Financing data centre growth
08-05-2012 - John Hatcher
With businesses and consumers alike using their broadband connections more than ever before – for email, IT outsourcing and cloud services, as well as video, music and photos – there is increasing pressure on data centre providers to meet demand for additional capacity, as and when it is needed. This need is further compounded by the growth in remote working and the ever increasing use of rich applications over mobile broadband. Taking advantage of the opportunity represented by that demand is largely reliant on a data centre operator’s ability to rapidly fund and provision capacity. Staying just ahead of the demand curve is vital in a highly competitive environment.
A significant part of the expansion is being driven by large enterprises and it isn’t simply a matter of providing the additional data real estate. These organisations typically want their data to be stored in an ultra-secure and reliable facility, they want guarantees about data recovery and back-up and they will likely require a range of bespoke applications and services. As a result, data centre providers are constantly making regular, as well as one-off investments in their facilities. While there is no one specific lending formula that will suit all providers and guarantee success, upfront commitments and secured contracts are very important both to big players and smaller niche providers since these are generally a primary lending criteria used by financial institutions to assess future revenue streams and expected cash flow.
The more established, larger data centre providers will normally have access to a number of different financial instruments in addition to bank debts. For long term funding, many secure interest-only bonds with seven to ten year fixed term contracts. The data centre then pays interest throughout the life of the bond, repaying the full amount at the end of the contract.
These providers also then tend to have supporting bank debt in the form of revolving credit facilities, enabling them to draw on larger amounts of money when needed on a more flexible basis. The terms of these agreements are normally somewhere between three and five years. Once the facility is in place, the data centre provider can then quickly access the finance necessary for large capex investments, in the support of building out additional facilities, without having to worry about the potential delay involved with negotiating new institutional funding.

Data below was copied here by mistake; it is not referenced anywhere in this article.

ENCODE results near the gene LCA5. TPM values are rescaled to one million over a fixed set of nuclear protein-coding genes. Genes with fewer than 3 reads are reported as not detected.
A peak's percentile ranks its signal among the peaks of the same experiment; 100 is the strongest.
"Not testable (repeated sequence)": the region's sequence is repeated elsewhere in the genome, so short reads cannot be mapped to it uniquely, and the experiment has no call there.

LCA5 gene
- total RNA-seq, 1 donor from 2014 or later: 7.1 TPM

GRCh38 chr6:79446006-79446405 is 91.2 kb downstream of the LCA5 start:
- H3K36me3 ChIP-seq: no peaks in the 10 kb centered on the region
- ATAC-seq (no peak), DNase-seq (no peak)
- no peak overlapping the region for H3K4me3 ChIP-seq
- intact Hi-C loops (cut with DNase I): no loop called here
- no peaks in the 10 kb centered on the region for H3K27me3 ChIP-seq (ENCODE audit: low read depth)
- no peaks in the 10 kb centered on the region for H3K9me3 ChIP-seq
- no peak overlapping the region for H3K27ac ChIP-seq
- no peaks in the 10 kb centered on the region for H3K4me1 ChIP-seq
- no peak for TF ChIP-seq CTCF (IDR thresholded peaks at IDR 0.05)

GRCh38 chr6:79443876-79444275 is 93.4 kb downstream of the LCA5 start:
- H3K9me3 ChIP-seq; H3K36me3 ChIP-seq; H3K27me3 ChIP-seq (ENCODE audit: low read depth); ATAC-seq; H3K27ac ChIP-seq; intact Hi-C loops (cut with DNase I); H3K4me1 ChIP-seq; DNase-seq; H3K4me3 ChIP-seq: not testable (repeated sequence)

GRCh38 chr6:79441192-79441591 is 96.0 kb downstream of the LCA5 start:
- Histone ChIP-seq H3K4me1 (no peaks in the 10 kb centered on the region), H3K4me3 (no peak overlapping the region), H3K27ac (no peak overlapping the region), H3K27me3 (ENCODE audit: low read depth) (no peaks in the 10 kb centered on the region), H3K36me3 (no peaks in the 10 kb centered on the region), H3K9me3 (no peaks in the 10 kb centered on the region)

In the current, rapidly developing environment, smaller players would be wise to also investigate their options for raising additional equity – that additional security, coupled with the guarantee provided by long term contracts make the data centre operator a safer and more attractive investment, and can serve as an accelerator for debt finance.
Another important consideration for data centre providers is which bank, or banks, to partner with. Depending on the size of the deal, there may be one or more parties involved. For example, financing up to £15m would typically be supported by a single institution, whereas for a debt quantum over £20 to £30 million more than one bank would normally be required. Whatever the amount, what’s important is to ensure that the financing partners you choose understand the market. This is especially important given the relative youth of the industry and therefore the lack of normalised lending guidelines and criteria.
As our appetite for broadband connectivity continues to grow both at work and at home, what seems clear is that the data centre sector will continue to develop rapidly over the next few years. Those providers that can respond in a timely fashion to customer demand will be well placed to capitalise on this and rise to the top. Quick access to the necessary funding will be key to this, and all data centres should be preparing by taking time to understand their financing options and building a close relationship with their banks and other financial partners.